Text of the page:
Current Issue
This Month's Print Issue

Follow Fast Company

We’ll come to you.

1 minute read

Fast Feed

Electric Cars Do More Harm To The Planet Than Previously Thought

New research suggests that electric cars are not the environmental panacea that they are thought to be. A report from a team at the Norwegian University of Science and Technology claims that the vehicles fail on three fronts: production; charging; and their eventual demise.

The length of the vehicle's life has an impact on its carbon footprint—those with a life of around 200,000 km improve on gas and diesel engines by around 28% and 19% respectively. Halve the mileage, however, and an EV's effectiveness decreases by anything between 9% and 14%. But it is the source of the electricity used for charging the car that is the problem. Using an EV in a country which relies heavily on fossil fuels for its electricity will, unsurprisingly, increase greenhouse gas emissions. Using the car in Europe, however, saw benefits of around 10%, compared to traditional combustion engines.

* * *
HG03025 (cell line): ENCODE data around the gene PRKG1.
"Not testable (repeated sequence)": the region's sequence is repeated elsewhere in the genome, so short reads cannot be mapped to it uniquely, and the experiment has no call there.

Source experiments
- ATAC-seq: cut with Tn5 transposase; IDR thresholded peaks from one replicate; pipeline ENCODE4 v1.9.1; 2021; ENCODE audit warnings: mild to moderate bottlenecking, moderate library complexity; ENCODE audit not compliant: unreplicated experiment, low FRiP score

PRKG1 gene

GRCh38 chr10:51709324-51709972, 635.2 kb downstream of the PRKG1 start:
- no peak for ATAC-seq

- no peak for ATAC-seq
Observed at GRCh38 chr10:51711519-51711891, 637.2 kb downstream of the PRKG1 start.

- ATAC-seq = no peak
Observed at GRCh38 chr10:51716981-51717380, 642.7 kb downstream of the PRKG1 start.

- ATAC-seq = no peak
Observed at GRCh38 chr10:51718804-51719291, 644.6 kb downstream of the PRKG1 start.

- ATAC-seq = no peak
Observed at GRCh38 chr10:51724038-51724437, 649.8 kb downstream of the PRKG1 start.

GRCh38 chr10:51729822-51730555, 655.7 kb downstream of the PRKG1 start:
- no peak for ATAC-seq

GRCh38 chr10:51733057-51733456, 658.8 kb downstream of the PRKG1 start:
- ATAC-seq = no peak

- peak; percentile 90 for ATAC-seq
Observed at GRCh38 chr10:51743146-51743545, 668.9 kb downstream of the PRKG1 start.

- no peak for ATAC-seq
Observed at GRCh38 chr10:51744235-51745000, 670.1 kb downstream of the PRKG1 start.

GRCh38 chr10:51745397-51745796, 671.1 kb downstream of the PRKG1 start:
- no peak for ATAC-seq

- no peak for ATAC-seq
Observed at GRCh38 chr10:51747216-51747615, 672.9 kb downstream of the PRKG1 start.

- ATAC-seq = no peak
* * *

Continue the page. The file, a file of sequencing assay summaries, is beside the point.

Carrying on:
EV production is, says one of the authors of the report, more environmentally intensive than the traditional automotive industry. Breaking a vehicle up at the end of its life is also more hazardous, as the batteries and motors use toxic materials such as nickel, aluminum, and copper.

[Image via Creative Commons on Flickr]